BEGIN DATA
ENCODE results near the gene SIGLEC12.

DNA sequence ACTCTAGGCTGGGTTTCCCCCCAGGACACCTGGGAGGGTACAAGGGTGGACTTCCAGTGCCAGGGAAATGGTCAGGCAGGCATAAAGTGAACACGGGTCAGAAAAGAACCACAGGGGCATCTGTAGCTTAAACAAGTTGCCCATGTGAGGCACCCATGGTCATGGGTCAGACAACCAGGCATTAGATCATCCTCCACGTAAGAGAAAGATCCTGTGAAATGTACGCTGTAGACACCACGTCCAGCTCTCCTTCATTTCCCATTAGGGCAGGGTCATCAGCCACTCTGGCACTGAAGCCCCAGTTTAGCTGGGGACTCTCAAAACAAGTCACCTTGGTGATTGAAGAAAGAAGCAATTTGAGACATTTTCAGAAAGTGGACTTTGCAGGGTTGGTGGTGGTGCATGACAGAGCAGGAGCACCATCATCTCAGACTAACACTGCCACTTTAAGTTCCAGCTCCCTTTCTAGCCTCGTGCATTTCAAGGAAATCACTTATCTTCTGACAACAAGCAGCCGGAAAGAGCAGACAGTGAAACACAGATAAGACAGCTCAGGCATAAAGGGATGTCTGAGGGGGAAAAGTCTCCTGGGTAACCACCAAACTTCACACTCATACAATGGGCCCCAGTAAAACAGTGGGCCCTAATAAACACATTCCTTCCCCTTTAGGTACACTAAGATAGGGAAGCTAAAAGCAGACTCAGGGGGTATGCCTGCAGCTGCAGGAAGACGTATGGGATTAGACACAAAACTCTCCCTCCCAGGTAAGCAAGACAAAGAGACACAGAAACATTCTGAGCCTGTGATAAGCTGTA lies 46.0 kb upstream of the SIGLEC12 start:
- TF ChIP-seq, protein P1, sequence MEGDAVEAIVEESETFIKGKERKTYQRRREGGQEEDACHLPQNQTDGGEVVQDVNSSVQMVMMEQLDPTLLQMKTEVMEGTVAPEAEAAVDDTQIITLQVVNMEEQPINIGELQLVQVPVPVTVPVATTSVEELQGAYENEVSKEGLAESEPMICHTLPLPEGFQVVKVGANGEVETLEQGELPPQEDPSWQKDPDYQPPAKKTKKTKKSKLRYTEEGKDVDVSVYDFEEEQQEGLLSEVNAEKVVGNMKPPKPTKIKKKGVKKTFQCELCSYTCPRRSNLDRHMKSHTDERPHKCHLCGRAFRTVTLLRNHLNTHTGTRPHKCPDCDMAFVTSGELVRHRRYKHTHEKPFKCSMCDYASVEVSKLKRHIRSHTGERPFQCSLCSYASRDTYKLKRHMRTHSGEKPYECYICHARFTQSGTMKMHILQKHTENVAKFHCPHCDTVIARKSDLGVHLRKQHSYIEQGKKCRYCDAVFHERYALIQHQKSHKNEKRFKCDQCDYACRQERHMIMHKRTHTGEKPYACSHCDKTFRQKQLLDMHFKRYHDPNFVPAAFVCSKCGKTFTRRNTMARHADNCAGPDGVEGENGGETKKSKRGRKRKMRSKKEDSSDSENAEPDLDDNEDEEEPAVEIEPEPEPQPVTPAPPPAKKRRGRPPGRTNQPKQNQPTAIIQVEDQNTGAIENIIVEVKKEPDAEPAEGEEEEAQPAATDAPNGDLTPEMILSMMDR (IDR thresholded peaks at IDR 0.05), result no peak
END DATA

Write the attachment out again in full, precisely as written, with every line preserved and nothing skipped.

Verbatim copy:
ENCODE results near the gene SIGLEC12.

DNA sequence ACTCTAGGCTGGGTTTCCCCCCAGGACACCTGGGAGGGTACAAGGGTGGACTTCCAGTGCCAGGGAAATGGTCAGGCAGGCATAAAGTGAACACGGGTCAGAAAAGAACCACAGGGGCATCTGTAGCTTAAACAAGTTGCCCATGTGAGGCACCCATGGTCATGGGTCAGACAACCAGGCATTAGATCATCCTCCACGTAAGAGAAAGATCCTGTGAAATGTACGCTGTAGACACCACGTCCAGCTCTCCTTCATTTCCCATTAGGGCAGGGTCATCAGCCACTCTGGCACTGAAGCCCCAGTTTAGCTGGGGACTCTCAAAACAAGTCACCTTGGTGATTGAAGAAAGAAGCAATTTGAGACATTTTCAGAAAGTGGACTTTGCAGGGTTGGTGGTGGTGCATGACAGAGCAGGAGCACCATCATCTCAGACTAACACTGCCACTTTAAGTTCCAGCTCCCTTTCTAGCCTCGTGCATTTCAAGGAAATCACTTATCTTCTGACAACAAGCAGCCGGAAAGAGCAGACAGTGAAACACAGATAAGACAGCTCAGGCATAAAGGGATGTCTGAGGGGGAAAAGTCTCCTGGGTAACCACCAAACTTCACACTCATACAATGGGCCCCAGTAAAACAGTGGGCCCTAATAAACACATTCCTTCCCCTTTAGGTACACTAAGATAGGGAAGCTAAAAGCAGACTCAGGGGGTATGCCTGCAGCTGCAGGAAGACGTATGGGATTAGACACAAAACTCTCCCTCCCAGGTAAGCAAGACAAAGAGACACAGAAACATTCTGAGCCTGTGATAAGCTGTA lies 46.0 kb upstream of the SIGLEC12 start:
- TF ChIP-seq, protein P1, sequence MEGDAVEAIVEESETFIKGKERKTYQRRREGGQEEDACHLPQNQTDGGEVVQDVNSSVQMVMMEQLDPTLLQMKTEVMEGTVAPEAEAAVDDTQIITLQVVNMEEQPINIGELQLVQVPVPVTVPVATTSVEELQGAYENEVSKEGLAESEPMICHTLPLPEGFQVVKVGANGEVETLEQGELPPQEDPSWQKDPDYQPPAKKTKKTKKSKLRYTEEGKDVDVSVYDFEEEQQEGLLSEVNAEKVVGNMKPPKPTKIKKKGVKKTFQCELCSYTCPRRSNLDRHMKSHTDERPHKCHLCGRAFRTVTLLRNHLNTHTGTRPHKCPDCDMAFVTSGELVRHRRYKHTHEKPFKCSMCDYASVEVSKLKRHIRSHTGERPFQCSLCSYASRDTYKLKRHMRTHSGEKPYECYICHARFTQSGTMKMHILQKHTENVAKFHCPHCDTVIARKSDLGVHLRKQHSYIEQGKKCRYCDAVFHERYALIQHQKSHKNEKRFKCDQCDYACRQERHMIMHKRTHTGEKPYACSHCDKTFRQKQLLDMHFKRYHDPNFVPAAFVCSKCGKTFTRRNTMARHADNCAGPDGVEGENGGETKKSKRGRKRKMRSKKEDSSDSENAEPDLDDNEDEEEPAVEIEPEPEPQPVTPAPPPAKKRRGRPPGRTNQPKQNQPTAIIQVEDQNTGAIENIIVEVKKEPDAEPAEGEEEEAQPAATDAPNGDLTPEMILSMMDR (IDR thresholded peaks at IDR 0.05), result no peak